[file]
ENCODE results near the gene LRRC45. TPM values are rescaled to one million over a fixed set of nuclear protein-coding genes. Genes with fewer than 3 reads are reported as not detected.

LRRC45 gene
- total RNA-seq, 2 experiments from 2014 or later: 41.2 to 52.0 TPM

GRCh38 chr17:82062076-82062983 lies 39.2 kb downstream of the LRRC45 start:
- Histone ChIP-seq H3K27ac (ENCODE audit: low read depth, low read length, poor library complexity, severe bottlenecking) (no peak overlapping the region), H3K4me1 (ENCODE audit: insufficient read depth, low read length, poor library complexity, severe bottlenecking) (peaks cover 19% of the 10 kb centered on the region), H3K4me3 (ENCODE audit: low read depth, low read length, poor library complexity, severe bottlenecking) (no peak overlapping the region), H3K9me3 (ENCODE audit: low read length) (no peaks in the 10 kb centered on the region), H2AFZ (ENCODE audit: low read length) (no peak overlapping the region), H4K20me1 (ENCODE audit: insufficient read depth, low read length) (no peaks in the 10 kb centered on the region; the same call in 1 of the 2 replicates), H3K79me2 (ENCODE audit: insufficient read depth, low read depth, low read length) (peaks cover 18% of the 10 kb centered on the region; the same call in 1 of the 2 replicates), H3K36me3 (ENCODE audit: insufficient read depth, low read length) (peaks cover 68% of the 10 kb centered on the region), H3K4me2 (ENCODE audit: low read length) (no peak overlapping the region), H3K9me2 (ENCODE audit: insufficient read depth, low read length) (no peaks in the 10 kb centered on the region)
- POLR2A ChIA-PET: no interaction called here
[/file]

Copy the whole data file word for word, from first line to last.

ENCODE results near the gene LRRC45. TPM values are rescaled to one million over a fixed set of nuclear protein-coding genes. Genes with fewer than 3 reads are reported as not detected.

LRRC45 gene
- total RNA-seq, 2 experiments from 2014 or later: 41.2 to 52.0 TPM

GRCh38 chr17:82062076-82062983 lies 39.2 kb downstream of the LRRC45 start:
- Histone ChIP-seq H3K27ac (ENCODE audit: low read depth, low read length, poor library complexity, severe bottlenecking) (no peak overlapping the region), H3K4me1 (ENCODE audit: insufficient read depth, low read length, poor library complexity, severe bottlenecking) (peaks cover 19% of the 10 kb centered on the region), H3K4me3 (ENCODE audit: low read depth, low read length, poor library complexity, severe bottlenecking) (no peak overlapping the region), H3K9me3 (ENCODE audit: low read length) (no peaks in the 10 kb centered on the region), H2AFZ (ENCODE audit: low read length) (no peak overlapping the region), H4K20me1 (ENCODE audit: insufficient read depth, low read length) (no peaks in the 10 kb centered on the region; the same call in 1 of the 2 replicates), H3K79me2 (ENCODE audit: insufficient read depth, low read depth, low read length) (peaks cover 18% of the 10 kb centered on the region; the same call in 1 of the 2 replicates), H3K36me3 (ENCODE audit: insufficient read depth, low read length) (peaks cover 68% of the 10 kb centered on the region), H3K4me2 (ENCODE audit: low read length) (no peak overlapping the region), H3K9me2 (ENCODE audit: insufficient read depth, low read length) (no peaks in the 10 kb centered on the region)
- POLR2A ChIA-PET: no interaction called here